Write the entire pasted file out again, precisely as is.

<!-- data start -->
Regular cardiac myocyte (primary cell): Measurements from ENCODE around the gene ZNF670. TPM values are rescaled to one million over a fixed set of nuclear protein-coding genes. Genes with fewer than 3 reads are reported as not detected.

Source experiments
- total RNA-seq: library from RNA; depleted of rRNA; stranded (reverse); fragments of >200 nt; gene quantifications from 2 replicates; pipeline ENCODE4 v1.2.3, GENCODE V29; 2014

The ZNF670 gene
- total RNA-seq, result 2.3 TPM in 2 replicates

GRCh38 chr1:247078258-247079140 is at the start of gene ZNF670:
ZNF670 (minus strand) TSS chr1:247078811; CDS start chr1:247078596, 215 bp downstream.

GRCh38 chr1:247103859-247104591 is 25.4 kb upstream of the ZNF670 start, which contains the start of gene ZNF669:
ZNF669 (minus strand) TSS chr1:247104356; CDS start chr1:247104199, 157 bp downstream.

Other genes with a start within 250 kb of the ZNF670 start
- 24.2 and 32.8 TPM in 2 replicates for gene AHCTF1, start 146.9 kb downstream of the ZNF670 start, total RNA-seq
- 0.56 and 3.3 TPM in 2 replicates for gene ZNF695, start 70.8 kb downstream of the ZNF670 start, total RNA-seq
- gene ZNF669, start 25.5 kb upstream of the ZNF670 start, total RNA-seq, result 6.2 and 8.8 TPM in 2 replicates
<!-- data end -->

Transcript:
Regular cardiac myocyte (primary cell): Measurements from ENCODE around the gene ZNF670. TPM values are rescaled to one million over a fixed set of nuclear protein-coding genes. Genes with fewer than 3 reads are reported as not detected.

Source experiments
- total RNA-seq: library from RNA; depleted of rRNA; stranded (reverse); fragments of >200 nt; gene quantifications from 2 replicates; pipeline ENCODE4 v1.2.3, GENCODE V29; 2014

The ZNF670 gene
- total RNA-seq, result 2.3 TPM in 2 replicates

GRCh38 chr1:247078258-247079140 is at the start of gene ZNF670:
ZNF670 (minus strand) TSS chr1:247078811; CDS start chr1:247078596, 215 bp downstream.

GRCh38 chr1:247103859-247104591 is 25.4 kb upstream of the ZNF670 start, which contains the start of gene ZNF669:
ZNF669 (minus strand) TSS chr1:247104356; CDS start chr1:247104199, 157 bp downstream.

Other genes with a start within 250 kb of the ZNF670 start
- 24.2 and 32.8 TPM in 2 replicates for gene AHCTF1, start 146.9 kb downstream of the ZNF670 start, total RNA-seq
- 0.56 and 3.3 TPM in 2 replicates for gene ZNF695, start 70.8 kb downstream of the ZNF670 start, total RNA-seq
- gene ZNF669, start 25.5 kb upstream of the ZNF670 start, total RNA-seq, result 6.2 and 8.8 TPM in 2 replicates